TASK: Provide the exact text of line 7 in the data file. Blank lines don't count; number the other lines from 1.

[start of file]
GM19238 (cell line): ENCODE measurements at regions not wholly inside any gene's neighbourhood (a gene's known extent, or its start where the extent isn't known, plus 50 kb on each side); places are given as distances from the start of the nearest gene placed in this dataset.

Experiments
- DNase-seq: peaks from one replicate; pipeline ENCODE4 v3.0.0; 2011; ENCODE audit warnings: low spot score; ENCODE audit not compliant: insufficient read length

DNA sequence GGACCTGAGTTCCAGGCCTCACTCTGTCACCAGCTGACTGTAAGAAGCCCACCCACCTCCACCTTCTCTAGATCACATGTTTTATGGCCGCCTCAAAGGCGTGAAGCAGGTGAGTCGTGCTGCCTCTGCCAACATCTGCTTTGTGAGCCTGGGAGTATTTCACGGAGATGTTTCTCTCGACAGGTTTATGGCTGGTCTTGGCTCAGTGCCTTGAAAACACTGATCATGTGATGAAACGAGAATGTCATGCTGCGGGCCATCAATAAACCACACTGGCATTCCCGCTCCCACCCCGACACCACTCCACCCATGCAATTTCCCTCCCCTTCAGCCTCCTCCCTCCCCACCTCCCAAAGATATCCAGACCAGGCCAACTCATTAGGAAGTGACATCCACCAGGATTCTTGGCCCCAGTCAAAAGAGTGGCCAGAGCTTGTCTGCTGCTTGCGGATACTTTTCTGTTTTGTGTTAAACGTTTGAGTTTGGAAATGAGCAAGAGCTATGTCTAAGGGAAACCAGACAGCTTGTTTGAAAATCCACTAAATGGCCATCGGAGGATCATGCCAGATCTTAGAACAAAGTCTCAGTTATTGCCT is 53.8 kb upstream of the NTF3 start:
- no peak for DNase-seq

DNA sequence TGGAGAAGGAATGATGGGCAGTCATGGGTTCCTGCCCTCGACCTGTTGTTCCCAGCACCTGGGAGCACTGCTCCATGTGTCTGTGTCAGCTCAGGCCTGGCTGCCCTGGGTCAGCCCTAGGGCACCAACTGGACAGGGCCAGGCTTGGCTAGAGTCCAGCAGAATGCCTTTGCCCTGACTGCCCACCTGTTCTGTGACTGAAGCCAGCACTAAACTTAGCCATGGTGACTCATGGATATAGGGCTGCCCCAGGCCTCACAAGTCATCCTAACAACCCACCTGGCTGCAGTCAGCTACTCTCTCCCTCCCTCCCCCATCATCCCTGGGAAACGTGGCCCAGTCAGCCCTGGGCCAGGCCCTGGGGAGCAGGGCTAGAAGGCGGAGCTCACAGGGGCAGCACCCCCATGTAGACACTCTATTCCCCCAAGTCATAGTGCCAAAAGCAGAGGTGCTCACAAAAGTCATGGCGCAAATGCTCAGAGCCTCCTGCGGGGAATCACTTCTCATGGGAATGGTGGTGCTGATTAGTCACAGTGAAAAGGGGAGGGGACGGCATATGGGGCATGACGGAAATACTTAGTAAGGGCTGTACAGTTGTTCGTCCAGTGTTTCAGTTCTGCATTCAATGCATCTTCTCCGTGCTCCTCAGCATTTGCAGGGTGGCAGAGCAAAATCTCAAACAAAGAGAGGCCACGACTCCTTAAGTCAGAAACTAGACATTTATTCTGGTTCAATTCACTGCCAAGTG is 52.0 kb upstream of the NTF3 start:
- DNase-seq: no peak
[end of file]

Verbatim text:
- DNase-seq: no peak